But she said no volunteer she witnessed was given any instruction in regard to handling a bull properly, nor were those inside the ring prepared for the second bull’s release into the enclosed space.

“When they went to release that bull, they didn’t announce it was coming out,” Cook said. “They announced there was going to be another bull — you can hear that fairly well on some of the videos. They said, ‘We’re gonna put this bull up and let out another one.’ The only other negative thing, I think, is that usually the bulls are put into a chute. There was no chute that second bull comes out of, when you watch the video. It raises the question, ‘Did they mean to let that bull out?’”

Cook said the bull who injured the three men in the ring had been ridden by a professional earlier in the night and showed aggression during that ride. Cook feels strongly that Makia’s injury was caused by Makia’s own provocation of the already aggressive animal.

Cook also believes staff working with ETRC — the organization SEBRA hired to host the weekend’s event — were irresponsible in the way they handled the bull when things got dangerous.

“They did get the bull out of the way, but they weren’t any help either,” Cook said. “The rodeo clown was running through people and trying to keep the bull running.”

After Makia was thrown by a bull during the Cowboy Pinball contest, he hit the ground and did not immediately wake up, which scared many of those in the audience who witnessed it. His injury also caused rodeo staff to quickly relocate Makia to a corner of the arena and end the game.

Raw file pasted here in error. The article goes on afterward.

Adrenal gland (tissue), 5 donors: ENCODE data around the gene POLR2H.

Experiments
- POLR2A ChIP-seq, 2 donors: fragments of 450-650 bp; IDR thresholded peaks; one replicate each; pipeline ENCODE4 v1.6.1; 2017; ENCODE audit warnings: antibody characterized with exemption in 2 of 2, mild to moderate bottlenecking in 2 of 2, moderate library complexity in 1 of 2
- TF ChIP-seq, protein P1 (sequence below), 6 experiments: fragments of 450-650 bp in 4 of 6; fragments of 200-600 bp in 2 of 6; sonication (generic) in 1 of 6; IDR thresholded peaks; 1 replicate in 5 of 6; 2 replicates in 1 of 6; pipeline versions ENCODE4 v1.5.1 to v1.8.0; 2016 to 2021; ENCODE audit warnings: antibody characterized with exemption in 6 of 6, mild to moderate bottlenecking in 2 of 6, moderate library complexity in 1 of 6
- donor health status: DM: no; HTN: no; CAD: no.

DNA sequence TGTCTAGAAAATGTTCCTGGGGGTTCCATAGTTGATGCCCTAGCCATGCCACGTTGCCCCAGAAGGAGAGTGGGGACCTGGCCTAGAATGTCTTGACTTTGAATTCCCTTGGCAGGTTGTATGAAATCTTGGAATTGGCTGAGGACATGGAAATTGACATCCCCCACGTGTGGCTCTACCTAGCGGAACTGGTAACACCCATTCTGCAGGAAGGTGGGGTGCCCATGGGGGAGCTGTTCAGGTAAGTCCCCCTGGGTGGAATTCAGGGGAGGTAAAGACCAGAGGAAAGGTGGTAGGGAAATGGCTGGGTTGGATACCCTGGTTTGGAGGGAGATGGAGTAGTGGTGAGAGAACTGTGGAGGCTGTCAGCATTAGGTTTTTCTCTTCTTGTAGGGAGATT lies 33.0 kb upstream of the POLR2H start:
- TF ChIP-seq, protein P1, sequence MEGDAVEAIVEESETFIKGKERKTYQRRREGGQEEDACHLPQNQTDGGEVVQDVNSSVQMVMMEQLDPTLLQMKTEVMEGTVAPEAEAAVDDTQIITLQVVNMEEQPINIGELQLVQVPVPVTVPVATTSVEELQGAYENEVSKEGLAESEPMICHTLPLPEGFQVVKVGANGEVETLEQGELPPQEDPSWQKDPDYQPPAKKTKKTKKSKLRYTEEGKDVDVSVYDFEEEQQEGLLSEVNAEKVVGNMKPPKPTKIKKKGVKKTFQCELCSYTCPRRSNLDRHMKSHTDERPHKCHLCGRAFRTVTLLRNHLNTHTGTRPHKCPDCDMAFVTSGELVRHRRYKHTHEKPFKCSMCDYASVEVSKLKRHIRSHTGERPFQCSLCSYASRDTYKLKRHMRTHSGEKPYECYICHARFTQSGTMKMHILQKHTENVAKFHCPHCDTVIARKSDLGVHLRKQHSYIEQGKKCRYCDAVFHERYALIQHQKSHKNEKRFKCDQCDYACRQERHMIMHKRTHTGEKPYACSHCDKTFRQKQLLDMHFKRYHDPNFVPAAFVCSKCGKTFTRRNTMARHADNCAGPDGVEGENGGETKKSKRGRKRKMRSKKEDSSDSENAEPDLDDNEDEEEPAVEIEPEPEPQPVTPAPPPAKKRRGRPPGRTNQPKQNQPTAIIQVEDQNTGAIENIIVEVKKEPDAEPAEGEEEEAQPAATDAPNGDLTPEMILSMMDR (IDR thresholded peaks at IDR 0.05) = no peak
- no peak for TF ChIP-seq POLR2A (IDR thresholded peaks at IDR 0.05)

While Makia himself wanted to refrain from interviews regarding the incident, Andrea revealed what it was like to witness a loved one be thrown by an agitated bull.

“That was horrific,” Andrea said. “His face was purple [afterward], and I thought he was dead.”

Andrea said it took at least 10 minutes for her husband to wake up after he’d been knocked out. She rode with him in the ambulance to Owensboro Health Regional Hospital (OHRH), and it was during that ride that Makia regained consciousness.

After he was able to talk, Makia couldn’t remember any of the events that led to his injury. While he’s watched videos that have been uploaded to YouTube and other sites, he still can’t piece it all together.

At OHRH, Makia’s CT scan showed he suffered a concussion as a result of his run-in with the bull as well as torn ligaments in his knee. According to Andrea, doctors said Makia was lucky he survived.

Even with the injuries that her husband sustained, and the fear Andrea experienced during the event, she said she’s very grateful to the number of people who came by the hospital to check on them afterward.

“I had complete strangers calling me and coming up to the hospital, and I thought that was amazing,” Andrea said. “Thank you to everyone who came to the hospital to check on us. That was my first rodeo, and it’s probably the last.”

February 20, 2019